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Home Publications Blogs Beat the Press Tales on the Economy: Track Records Should Matter

Tales on the Economy: Track Records Should Matter

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Saturday, 02 March 2013 09:52

A fortune teller who is constantly adjusting his predictions for the future when they are repeatedly falsified by events is likely to lose credibility after a while. Unfortunately the same does not hold true among economists. That is why a Washington Post article on the prospects for future growth treats the varying perspectives among economists as carrying equal weight.

Some of the economists have had their predictions for the economy repeatedly falsified by events, starting with the initial crash which they never thought possible. Some in this camp now insist that we are on a permanently slower growth path. This prediction is a sequel to their earlier prediction that the economy would bounce back quickly even without any special boost from fiscal or monetary policy. There were also many orthodox mainstream economists who, like those at the Congressional Budget Office, also expected the economy to bounce back quickly whether or not there was a boost from government stimulus.

On the other hand, at least some of us Keynesian types saw the housing bubble and yelled at the top of our lungs that it would collapse and bring about a severe recession. We also warned that demand would not bounce back quickly since there was nothing to replace the construction and consumption demand generated by the bubble. And we pointed out that we would not be likely to see deflation since wages are sticky downward.

In all of these predications were we shown right, but in Washington policy debates being shown right counts for little as the Washington Post tells us today.

 

Thanks to Robert Salzberg for corrected typos.

Comments (5)Add Comment
It's not what you say or do it's who you are
written by Jennifer, March 02, 2013 2:08
It isn't any different from the people who have high profile jobs in Washington. No matter what happens under their watch they have an amazing ability to snag high income if not high profile jobs after there Washington gig is up.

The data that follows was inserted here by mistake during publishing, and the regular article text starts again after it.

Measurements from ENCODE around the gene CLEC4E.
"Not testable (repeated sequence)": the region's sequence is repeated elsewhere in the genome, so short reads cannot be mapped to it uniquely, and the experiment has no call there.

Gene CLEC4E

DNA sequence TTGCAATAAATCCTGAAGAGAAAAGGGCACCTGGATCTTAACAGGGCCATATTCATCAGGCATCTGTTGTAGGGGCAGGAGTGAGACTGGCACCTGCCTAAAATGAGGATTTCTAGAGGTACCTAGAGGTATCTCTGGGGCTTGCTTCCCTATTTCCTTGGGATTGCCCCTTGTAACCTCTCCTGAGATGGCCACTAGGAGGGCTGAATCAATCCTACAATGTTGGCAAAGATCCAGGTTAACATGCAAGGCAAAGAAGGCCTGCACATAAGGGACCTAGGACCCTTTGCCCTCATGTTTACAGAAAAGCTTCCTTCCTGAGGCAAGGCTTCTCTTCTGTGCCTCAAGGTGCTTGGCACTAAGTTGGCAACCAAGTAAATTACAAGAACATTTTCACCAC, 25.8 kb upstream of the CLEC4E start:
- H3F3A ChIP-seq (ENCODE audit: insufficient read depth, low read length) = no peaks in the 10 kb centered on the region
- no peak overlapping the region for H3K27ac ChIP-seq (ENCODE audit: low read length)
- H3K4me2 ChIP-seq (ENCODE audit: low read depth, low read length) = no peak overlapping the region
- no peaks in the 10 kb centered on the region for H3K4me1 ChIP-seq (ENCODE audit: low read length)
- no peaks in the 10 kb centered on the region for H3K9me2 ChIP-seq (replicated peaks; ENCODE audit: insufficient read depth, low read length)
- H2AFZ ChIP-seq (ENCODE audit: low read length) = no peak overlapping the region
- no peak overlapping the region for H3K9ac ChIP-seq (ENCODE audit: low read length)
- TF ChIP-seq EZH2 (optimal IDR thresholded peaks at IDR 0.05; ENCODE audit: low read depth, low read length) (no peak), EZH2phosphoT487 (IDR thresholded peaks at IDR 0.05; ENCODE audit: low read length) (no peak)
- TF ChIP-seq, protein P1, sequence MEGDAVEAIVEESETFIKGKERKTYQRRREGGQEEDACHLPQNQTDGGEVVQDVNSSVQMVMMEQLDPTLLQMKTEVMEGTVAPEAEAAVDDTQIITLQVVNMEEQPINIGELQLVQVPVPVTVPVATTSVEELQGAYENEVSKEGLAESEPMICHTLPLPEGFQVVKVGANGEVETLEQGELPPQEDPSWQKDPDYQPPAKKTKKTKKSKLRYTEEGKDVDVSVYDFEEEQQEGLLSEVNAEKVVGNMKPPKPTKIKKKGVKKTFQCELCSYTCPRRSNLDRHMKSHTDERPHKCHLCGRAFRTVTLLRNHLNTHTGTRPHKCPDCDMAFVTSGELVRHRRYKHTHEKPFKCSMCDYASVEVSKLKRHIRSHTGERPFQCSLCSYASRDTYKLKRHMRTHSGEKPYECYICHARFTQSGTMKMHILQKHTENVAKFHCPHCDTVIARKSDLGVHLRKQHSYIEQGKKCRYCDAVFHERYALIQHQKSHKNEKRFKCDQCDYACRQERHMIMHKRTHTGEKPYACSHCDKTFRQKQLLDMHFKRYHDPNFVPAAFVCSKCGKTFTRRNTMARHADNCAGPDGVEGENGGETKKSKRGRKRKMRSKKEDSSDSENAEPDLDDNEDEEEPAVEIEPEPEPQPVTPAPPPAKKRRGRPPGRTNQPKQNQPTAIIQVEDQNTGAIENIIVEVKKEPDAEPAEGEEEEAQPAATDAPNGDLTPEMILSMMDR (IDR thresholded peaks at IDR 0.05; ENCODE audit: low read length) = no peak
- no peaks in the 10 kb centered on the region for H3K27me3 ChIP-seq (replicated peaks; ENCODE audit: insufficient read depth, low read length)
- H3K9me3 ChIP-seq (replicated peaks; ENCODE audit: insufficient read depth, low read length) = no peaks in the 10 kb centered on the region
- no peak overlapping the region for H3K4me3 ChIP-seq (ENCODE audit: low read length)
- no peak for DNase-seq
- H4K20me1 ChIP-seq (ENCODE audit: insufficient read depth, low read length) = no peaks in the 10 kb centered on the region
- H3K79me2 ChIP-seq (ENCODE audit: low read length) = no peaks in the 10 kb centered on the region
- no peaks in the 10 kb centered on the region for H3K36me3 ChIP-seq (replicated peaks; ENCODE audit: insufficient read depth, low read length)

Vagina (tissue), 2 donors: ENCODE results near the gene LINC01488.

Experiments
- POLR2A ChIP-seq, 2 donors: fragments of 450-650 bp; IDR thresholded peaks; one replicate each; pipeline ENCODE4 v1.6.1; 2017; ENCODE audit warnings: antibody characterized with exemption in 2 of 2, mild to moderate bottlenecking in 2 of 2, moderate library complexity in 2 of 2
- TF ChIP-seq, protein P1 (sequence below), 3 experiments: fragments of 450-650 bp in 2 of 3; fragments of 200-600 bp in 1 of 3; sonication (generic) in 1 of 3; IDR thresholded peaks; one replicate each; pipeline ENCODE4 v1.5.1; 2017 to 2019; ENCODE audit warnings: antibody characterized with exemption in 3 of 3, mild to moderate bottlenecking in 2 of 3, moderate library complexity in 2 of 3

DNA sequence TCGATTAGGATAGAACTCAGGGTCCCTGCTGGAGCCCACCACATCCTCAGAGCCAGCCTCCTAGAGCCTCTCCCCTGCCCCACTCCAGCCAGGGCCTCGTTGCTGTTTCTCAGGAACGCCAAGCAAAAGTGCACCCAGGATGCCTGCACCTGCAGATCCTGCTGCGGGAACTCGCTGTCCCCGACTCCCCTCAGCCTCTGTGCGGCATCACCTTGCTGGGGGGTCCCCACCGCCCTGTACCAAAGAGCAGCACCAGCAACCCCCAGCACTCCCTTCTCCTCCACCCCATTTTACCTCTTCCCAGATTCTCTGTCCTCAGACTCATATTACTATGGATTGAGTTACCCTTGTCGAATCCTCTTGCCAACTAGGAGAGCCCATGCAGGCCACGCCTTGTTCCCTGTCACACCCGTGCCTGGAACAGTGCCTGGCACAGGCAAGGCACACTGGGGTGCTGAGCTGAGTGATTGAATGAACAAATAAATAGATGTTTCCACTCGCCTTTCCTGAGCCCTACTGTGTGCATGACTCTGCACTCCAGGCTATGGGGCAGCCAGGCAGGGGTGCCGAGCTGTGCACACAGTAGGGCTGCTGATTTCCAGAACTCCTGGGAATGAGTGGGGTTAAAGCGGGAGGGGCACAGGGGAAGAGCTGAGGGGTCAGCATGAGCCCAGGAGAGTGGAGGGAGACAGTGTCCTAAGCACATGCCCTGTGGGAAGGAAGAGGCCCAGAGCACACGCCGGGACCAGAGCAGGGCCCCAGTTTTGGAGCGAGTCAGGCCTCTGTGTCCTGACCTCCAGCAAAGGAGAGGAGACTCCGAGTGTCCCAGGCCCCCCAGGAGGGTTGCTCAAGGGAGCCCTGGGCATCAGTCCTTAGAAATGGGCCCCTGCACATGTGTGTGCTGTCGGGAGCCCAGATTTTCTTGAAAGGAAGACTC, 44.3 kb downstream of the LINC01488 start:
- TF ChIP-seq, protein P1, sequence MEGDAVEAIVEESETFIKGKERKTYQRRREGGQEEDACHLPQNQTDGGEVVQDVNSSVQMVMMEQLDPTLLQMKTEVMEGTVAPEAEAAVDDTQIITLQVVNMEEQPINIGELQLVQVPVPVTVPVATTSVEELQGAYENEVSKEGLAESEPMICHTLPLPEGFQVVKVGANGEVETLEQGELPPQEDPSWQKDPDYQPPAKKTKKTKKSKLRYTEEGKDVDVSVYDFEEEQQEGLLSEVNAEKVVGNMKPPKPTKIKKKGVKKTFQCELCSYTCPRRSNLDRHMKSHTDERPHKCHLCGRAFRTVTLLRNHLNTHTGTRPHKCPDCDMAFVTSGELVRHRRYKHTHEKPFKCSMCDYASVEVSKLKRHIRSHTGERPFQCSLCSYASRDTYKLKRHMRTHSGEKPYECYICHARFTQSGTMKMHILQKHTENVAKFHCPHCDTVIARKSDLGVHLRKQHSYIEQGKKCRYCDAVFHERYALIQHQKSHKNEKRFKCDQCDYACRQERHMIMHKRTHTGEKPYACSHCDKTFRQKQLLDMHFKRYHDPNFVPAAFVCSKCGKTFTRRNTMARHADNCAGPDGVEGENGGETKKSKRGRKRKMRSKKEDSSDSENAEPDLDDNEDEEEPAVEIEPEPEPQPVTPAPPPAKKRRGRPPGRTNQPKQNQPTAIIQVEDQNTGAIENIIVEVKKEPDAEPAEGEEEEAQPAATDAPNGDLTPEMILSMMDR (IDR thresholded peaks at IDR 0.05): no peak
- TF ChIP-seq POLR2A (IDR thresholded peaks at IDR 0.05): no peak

...
written by watermelonpunch, March 02, 2013 2:47
Hmmm... maybe the correlation between fortune tellers & economists is stronger than imagined!
I've always suspected that fortune tellers are popular not when they're highly accurate or proved right, but when they tell people what they want to hear.

I watched one of those true crime tv show episodes where the one victim was a fortune teller who was killed by a client that was furious that the fortune teller would not tell her that her ill-fated relationship would work out with a man who wanted nothing to do with her (the client/murderer).
Right? Who Cares Who Was Right?
written by Roger Bloyce, March 02, 2013 3:05
In a poll taken by Quinnipiac University last December, 85% of registered voters, including 77% of Republicans, said a pledge not to raise taxes was a bad idea. Taken at the same time, a Washington Post-ABC poll had 60% of respondents favoring higher taxes on the wealthy.

Yet 95% of Republican members of the 113th Congress and one Democrat signed the Taxpayer Protection Pledge, thus annulling their oaths of office, restricting their legislative powers, and making it impossible for the Congress to counteract a prolonged recession with fiscal spending offset by tax hikes.

It has nothing to do with predictions in policy debates. While a few of them have recanted, a majority of Republicans in the U.S. Congress blatantly refuse to raise taxes at the worst possible time for two reasons: to please the ultra-rich from whom they accept substantial bribes, and to buy the votes they need to get those bribes.

A pledge not to raise taxes is an attempt to buy votes. Nothing more, nothing less.
Fortunetellers
written by Tim Bassett, March 02, 2013 6:41
It's a rare day I disagree with Deano but I think he overestimates the propensity of the market to drive out bad fortunetellers.

We know that:-
1) There is no evidence for any real fortunetelling (as opposed to gifted cold readers)
2) Despite this many 'practitioners' have lone and lucrative careers

In the light of the above perhaps we should be less surprised at the persistence of failed economists. If the act is good enough they can get away with the rubbish.

Financial markets, where one would expect mis-pronouncements to be punished faster, are similarly full of such pundits (who like stopped clocks may be occasionally right but no more than by chance). They are successful because they tell people what they want to hear. Larger firms exploit this by having several in-house economists/strategists etc so there is always one that you can agree with.
look at medicare predictions...
written by pete, March 03, 2013 3:08
Folks predicting medicare expenses into the future grossly underestimated its current costs....are we still listening to them or their offspring?

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About Beat the Press

Dean Baker is co-director of the Center for Economic and Policy Research in Washington, D.C. He is the author of several books, his latest being The End of Loser Liberalism: Making Markets Progressive. Read more about Dean.

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